YBCA is thrilled to welcome acclaimed Thai filmmaker Pen-ek Ratanaruang for this retrospective, featuring the local premiere of his newest film and five earlier works. Some of the themes he consistently revisits include the frailty of human relationships, multiple levels of consciousness, urban vs. natural landscapes, and shifting identities. His work has an elegant visual design, and often a subtle, peaceful ambience. He’s made several films in the crime genre, but these are no ordinary thrillers. Ratanaruang always twists convention in unique ways, making the familiar unfamiliar. Join us in celebrating this distinguished director’s first visit to San Francisco.
Headshot is an existential thriller, ripe with shadowy paranoia that will literally turn your world upside-down. This disorienting game of cat-and-mouse is played out in present-day Thailand, where a straight-laced cop is disillusioned and becomes a hitman. But when a devastating blow turns his vision upside-down, he finds himself engulfed by doubt. Transcending all clichés of the genre, the film is a stylishly executed Buddhist neo-noir. (2011, 105 min, digital)
This eerie, sensual film goes deep into the Thai jungle, using spare dialogue and haunting cinematography to tell a story of mythical spirits and inner ghosts. An estranged married couple barely speak to each other, but take a vacation together to a forest where two men were recently killed. No one knows exactly what happened or how the men died, but something in the forest seems to be calling to the husband. One night, he mysteriously disappears... (2009, 94 min, 35mm)
Last Life in the Universe
Last Life in the Universe pairs the director with Japanese superstar Tadanobu Asano and legendary cinematographer Christopher Doyle. Together they spin the tale of Kenji, a mysterious librarian who has hidden himself away from society and seems bent on suicide. That is, until he meets Noi, a beautiful young woman who begins to seduce him back to life. A poetic tale about the strange way fate can bring people together just as their worlds are falling apart. (2003, 104 min, 35mm)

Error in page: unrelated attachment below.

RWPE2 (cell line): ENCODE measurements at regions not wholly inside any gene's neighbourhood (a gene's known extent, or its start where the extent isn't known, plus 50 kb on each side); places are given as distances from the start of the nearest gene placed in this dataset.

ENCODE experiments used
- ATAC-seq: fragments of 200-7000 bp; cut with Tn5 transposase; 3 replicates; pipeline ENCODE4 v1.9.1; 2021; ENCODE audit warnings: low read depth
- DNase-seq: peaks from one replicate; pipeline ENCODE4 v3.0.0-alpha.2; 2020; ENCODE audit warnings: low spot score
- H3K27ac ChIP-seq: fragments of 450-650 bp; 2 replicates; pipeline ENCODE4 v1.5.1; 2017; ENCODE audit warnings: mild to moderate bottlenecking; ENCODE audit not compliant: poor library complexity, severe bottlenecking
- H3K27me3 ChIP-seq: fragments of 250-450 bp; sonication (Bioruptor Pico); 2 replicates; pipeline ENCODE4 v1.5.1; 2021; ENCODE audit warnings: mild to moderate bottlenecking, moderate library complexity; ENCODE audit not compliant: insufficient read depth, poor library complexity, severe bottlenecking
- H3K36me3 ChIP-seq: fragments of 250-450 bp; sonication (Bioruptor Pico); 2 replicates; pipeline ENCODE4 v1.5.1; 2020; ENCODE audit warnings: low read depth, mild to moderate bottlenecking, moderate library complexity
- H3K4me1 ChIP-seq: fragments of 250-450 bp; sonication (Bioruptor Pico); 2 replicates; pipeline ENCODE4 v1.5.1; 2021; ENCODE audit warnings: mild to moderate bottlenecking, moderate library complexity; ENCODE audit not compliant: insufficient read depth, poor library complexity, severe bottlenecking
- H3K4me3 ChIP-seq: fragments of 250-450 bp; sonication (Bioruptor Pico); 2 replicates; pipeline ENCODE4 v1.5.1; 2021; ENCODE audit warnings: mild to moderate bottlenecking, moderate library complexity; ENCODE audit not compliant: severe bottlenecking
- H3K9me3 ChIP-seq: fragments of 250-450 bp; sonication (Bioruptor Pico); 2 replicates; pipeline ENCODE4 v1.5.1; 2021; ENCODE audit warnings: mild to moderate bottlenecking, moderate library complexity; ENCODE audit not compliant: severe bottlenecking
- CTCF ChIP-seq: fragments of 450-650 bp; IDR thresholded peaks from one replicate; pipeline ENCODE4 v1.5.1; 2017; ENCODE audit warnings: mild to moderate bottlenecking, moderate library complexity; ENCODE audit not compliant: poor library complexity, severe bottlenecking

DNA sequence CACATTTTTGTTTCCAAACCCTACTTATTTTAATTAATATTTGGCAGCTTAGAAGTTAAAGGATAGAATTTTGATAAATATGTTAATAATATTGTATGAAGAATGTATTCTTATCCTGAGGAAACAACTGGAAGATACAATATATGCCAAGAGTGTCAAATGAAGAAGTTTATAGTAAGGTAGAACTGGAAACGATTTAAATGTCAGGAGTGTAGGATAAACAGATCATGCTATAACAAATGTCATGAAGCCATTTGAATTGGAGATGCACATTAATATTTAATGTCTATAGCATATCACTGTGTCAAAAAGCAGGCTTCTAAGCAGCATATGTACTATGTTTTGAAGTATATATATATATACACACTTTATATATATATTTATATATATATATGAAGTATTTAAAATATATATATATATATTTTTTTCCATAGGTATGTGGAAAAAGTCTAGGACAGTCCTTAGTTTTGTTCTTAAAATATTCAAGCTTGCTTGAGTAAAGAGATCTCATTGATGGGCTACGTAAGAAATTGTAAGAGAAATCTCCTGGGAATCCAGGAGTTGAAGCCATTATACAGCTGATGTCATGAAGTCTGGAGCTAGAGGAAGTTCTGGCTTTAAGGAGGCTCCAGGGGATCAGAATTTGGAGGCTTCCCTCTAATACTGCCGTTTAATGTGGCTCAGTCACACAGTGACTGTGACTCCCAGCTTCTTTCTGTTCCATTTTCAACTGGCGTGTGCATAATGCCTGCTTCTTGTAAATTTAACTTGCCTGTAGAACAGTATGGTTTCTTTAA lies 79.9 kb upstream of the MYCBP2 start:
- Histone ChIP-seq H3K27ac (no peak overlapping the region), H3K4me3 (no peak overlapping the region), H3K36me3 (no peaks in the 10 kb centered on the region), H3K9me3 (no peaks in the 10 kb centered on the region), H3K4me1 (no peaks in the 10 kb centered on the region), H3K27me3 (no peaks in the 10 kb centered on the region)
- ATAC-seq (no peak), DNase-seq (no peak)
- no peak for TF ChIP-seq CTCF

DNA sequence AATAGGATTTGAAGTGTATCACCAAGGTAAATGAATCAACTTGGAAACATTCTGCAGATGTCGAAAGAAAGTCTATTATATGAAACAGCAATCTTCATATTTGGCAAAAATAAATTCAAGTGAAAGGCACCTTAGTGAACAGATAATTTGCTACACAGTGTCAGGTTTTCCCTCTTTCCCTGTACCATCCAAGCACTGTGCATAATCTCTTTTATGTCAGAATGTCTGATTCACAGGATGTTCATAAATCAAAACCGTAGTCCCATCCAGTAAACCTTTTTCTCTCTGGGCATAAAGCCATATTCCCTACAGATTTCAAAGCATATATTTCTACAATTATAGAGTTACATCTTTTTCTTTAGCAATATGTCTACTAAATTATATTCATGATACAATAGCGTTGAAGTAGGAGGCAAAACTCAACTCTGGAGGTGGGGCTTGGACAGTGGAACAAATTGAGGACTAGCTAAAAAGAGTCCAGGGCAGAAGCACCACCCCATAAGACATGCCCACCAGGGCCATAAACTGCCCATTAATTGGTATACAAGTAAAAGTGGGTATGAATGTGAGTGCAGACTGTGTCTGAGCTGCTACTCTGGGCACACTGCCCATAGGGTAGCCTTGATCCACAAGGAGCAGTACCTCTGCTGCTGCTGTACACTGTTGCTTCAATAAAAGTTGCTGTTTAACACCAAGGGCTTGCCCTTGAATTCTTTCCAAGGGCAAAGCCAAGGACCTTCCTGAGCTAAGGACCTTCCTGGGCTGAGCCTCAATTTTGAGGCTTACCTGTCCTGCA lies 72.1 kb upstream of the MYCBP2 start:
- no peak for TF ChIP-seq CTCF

The death of a relative brings Wit and his wife, Dang, back to Bangkok from America, where they own a Thai restaurant, for the first time in many years. And so begins this dream-like tale of love and jealousy. A psychological drama with loopy rhythms, the film portrays how the appearance of a young woman triggers the couple to suddenly realize how far they have grown apart in their marriage. They are faced with the choice of going their separate ways, or embracing each other for a new beginning. (2007, 107 min, 35mm)
Invisible Waves is a gritty, witty, and atmospheric thriller, which finds the director working again with actor Tadanobu Asano and cinematographer Christopher Doyle. A tale of a desperate man on the run after killing his lover, the film intimately explores themes of guilt and regret, as the character journeys into his own heart of darkness. (2006, 115 min, 35mm)
In this unique thriller/comedy, a young woman's impulsive decision to secretly keep a parcel mistakenly left on her doorstep hurls her into a high stakes caper involving Thai boxing gangsters and the law. Wickedly black comedy blends with a whimsical, even surreal atmosphere, all set against the backdrop of the Asian economic meltdown of 1997. (1999, 114 min, 35mm)